Fans of Reza Farazmand’s popular webcomic Poorly Drawn Lines were happy to see a new animated show based on the popular comic-strip arrive on FXX’s Cake anthology this week for Season 5.
Farazmand, who created the comic while he was a freshman at University of California, has been drawing the comic full-time since 2013. PDL tackles a wide variety of subjects, from space travel and supernatural phenomena to daily existential questions, friendship and the trials of modern life. In 2014, several PDL strips were adapted for the Comedy Central series TripTank, as well.
The talented artist was kind enough to answer a few of our questions about his exciting new venture:
Animag: Can you tell us how this new adaptation of Poorly Drawn Lines came to be?
Reza Farazmand: I’ve always wanted to adapt my comics for animation. After publishing my second book, I had the chance to pitch a Poorly Drawn Lines show to networks, and FX was interested.
When did you start working on it?
I wrote the first scripts in 2018, and we started working on early storyboards later that year. So, it’s been a fairly long process and the show has changed a lot from those early drafts. I’m happy we had that time to dial in the characters and build out the world to make the show what it is now.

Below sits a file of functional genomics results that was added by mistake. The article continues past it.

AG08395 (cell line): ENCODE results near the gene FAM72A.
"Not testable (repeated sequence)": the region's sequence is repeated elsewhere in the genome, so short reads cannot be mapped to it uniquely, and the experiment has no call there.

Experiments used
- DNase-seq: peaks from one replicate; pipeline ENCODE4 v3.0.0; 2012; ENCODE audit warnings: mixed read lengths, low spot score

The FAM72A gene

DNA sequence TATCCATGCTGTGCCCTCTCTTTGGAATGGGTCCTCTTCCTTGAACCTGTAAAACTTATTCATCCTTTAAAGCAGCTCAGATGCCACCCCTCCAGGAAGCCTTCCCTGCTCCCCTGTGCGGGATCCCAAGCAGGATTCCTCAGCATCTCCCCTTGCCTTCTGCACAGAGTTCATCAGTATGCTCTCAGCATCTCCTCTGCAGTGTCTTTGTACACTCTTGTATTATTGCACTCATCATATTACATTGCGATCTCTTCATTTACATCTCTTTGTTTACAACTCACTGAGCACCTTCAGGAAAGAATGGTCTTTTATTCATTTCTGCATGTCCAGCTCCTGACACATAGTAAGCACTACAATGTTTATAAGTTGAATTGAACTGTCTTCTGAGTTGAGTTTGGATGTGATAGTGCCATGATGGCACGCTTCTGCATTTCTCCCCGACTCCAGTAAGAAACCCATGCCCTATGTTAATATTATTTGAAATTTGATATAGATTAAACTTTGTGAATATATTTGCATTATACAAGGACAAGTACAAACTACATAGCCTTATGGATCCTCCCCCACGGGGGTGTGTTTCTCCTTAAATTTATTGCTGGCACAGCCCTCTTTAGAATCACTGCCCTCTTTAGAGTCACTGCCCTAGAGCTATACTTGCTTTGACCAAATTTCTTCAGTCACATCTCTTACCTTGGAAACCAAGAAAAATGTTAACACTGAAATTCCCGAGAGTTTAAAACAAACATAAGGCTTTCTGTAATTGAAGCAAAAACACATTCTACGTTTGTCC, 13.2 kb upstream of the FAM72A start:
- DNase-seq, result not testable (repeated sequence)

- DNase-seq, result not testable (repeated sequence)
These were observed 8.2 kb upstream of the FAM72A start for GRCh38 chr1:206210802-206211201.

How many people work on the show and where is the animation produced?
The animation is produced by Floyd County Productions. I’d been a fan of their work via Archer for years, so I was thrilled to be working with them.
Which animation tools do you use to create the animation?
I don’t actually do the animation myself — that’s all handled by the artists at Floyd County. I’d imagine they use computers to do it. They’ve done an amazing job of adapting my art style and character designs to animation. They even adapted my handwriting to create most of the text that appears on screen.
What was the biggest challenge for you?
Going from short comics to much longer TV scripts, while maintaining the spirit and feel of those short comics, was a fun and interesting challenge (more on that below).
What lessons did you learn about adapting your comics for animation?
Animation is much longer. One of my typical four-panel comics might translate to about five seconds of animation. So, I had to learn to write more and to incorporate my jokes into a larger story playing out through an episode.
Which animated shows/movies made the biggest impact on you growing up?
I grew up on ’90s Nickelodeon. I basically watched everything, but some standouts are Rocko’s Modern Life and Hey Arnold!. When I got a little older I discovered Adult Swim, and shows like The Venture Bros. and Aqua Teen Hunger Force. I think everything I’ve ever watched has had some impact on how I write now.
What do you love about this project?
I love that the show feels like my comics, but bigger and more alive. In writing the scripts I felt free to fill out this world and to imagine more complex scenarios and set pieces that I wouldn’t normally draw in my comics, which tend to be pretty sparse and minimal.